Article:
October 21, 2011 9:45 am ET filed under Fact Check
House Majority Leader Eric Cantor (R-VA) is speaking at the University of Pennsylvania's Wharton School today (Update: Cantor's scheduled speech was canceled), where he plans to discuss how to bridge the gap between rich and poor in the United States. Given that Cantor has dedicated his political career to upholding this disparity, he has wealth of knowledge on the topic. Since becoming House Majority Leader, Cantor has done everything in his power to protect the wealthy from making the same sacrifices he's determined to force upon everyone else. Whether he's working to end Medicare for seniors, withholding relief from disaster victims to secure further spending cuts, or using the unemployed as political fodder while rejecting policies that will create jobs, Eric Cantor has proven that he is committed to making life easier for people who are already on top, even if it comes at the expense of those who are struggling.
September 23, 2011 11:33 am ET filed under Blog
September 23, 2011 9:03 am ET filed under Blog
September 19, 2011 9:51 am ET filed under Blog
September 19, 2011 9:32 am ET filed under Fact Check
This week's Sunday political talk shows saw a litany of standard GOP untruths. On CNN, Sen. Lindsey Graham (R-SC) repeated the favorite false Republican talking point of late: that businesses aren't hiring because of "uncertainty." He was joined in his lie by Rep. Paul Ryan (R-WI) and presidential candidate Herman Cain, both of whom appeared on Fox News Sunday. Both Cain and Ryan also revived an old piece of misinformation — that raising taxes on top earners would disproportionately harm small businesses — which was echoed by Senate Minority Leader Mitch McConnell (R-KY). For his part, Graham misrepresented the public's opinion on taxing the wealthy, and absurdly claimed that "everything" — including unemployment — is worse because of President Obama's policies. Ryan dredged up some old lies about the House-passed GOP budget's effects on Medicare, which it would essentially destroy, and then falsely claimed that the Affordable Care Act's Independent Payment Advisory Board puts bureaucrats in charge of "rationing."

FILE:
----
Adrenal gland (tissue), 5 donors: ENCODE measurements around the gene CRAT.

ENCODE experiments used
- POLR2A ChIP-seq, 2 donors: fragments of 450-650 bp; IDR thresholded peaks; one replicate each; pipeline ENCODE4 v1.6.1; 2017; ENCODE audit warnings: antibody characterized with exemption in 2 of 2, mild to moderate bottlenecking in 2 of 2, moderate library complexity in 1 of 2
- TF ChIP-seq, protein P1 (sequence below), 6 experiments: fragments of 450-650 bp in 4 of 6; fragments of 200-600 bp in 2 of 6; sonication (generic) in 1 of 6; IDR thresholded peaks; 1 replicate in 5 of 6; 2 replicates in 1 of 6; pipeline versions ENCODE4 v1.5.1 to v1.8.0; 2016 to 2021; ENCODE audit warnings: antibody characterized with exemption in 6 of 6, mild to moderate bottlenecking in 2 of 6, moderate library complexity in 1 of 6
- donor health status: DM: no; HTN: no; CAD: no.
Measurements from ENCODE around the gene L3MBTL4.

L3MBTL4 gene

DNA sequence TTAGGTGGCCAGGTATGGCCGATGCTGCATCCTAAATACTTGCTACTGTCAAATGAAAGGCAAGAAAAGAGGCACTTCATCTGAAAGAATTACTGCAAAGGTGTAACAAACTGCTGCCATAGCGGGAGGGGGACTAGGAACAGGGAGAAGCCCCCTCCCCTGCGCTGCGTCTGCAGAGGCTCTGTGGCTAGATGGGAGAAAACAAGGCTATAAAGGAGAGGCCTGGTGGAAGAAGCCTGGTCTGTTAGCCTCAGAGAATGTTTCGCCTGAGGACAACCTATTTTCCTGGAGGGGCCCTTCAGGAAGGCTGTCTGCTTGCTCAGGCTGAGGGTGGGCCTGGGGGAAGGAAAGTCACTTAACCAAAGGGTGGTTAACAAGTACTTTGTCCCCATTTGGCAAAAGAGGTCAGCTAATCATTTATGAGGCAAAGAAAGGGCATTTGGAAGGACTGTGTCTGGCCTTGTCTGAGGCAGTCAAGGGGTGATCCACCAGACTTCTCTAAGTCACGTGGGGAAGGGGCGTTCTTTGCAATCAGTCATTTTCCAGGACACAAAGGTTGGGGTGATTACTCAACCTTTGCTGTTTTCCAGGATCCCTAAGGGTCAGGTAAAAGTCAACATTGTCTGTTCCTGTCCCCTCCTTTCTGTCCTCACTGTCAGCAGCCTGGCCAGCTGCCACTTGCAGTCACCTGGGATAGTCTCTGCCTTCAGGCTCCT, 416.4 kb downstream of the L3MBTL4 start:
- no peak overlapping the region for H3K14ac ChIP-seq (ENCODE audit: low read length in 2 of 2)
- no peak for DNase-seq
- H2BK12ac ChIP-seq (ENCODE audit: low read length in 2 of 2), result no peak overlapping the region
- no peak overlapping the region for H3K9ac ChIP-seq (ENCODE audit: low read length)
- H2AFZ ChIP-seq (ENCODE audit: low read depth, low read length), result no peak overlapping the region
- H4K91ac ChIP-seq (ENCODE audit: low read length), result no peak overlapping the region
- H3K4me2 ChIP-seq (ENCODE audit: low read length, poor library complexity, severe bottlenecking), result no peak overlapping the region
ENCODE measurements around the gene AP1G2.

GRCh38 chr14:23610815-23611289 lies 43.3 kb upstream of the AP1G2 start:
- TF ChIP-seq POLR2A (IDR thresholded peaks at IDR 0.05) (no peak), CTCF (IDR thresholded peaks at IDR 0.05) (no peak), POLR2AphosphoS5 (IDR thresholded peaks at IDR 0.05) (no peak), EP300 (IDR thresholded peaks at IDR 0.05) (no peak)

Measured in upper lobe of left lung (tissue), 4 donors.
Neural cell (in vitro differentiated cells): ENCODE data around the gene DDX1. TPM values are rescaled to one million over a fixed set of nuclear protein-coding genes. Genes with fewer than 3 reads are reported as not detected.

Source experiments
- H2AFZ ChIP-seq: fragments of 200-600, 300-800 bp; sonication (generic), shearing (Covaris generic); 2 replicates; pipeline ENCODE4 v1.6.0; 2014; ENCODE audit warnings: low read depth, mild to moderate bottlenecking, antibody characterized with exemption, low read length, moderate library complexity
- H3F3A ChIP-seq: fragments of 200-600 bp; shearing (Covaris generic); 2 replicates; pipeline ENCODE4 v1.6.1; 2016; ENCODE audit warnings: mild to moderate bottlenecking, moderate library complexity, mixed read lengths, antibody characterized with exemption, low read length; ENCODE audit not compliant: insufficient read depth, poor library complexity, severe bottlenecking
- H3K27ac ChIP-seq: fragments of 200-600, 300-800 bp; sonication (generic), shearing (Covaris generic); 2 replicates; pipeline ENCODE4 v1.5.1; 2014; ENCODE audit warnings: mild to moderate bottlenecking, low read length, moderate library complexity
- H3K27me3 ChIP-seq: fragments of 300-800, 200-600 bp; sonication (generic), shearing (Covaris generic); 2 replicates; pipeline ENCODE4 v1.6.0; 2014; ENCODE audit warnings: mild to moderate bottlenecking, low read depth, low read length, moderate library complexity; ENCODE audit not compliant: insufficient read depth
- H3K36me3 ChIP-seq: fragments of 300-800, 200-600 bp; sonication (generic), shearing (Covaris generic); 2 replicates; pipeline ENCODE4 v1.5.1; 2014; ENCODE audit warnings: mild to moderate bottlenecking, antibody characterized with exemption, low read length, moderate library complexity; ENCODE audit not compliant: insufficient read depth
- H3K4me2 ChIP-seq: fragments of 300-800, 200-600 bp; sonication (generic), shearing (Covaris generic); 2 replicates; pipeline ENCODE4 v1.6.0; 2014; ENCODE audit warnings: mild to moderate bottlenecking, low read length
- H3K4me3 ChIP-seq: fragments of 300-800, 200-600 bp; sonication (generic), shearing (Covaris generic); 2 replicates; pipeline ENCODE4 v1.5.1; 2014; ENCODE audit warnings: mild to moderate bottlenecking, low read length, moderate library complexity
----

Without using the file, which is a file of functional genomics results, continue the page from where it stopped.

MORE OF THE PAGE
September 16, 2011 3:32 pm ET filed under Blog
September 12, 2011 8:55 pm ET filed under Video
From the September 12, 2011, CNN/Tea Party Republican primary debate:
September 12, 2011 8:32 pm ET filed under Video
From the September 12, 2011, CNN/Tea Party Republican primary debate:
September 12, 2011 11:42 am ET filed under Blog
September 08, 2011 3:14 pm ET filed under Blog
September 07, 2011 9:28 pm ET filed under Video
From the September 7, 2011, GOP Reagan presidential debate on MSNBC:
September 06, 2011 10:15 am ET filed under Blog
August 30, 2011 11:55 am ET filed under Blog
August 25, 2011 9:16 am ET filed under Blog
August 11, 2011 6:40 pm ET filed under Fact Check